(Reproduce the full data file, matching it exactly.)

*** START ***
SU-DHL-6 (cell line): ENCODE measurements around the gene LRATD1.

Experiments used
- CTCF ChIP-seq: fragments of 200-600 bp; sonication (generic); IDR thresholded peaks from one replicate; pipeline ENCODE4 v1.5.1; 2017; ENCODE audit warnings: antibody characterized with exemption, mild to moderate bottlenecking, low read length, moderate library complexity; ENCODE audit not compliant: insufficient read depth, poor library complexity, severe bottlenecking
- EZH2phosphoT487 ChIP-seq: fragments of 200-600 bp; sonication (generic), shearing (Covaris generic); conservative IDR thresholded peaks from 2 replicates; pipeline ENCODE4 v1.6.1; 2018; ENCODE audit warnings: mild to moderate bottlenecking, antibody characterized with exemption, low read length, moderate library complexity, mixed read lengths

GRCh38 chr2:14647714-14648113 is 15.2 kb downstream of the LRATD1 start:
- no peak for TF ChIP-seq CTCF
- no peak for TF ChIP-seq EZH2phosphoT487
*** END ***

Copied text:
SU-DHL-6 (cell line): ENCODE measurements around the gene LRATD1.

Experiments used
- CTCF ChIP-seq: fragments of 200-600 bp; sonication (generic); IDR thresholded peaks from one replicate; pipeline ENCODE4 v1.5.1; 2017; ENCODE audit warnings: antibody characterized with exemption, mild to moderate bottlenecking, low read length, moderate library complexity; ENCODE audit not compliant: insufficient read depth, poor library complexity, severe bottlenecking
- EZH2phosphoT487 ChIP-seq: fragments of 200-600 bp; sonication (generic), shearing (Covaris generic); conservative IDR thresholded peaks from 2 replicates; pipeline ENCODE4 v1.6.1; 2018; ENCODE audit warnings: mild to moderate bottlenecking, antibody characterized with exemption, low read length, moderate library complexity, mixed read lengths

GRCh38 chr2:14647714-14648113 is 15.2 kb downstream of the LRATD1 start:
- no peak for TF ChIP-seq CTCF
- no peak for TF ChIP-seq EZH2phosphoT487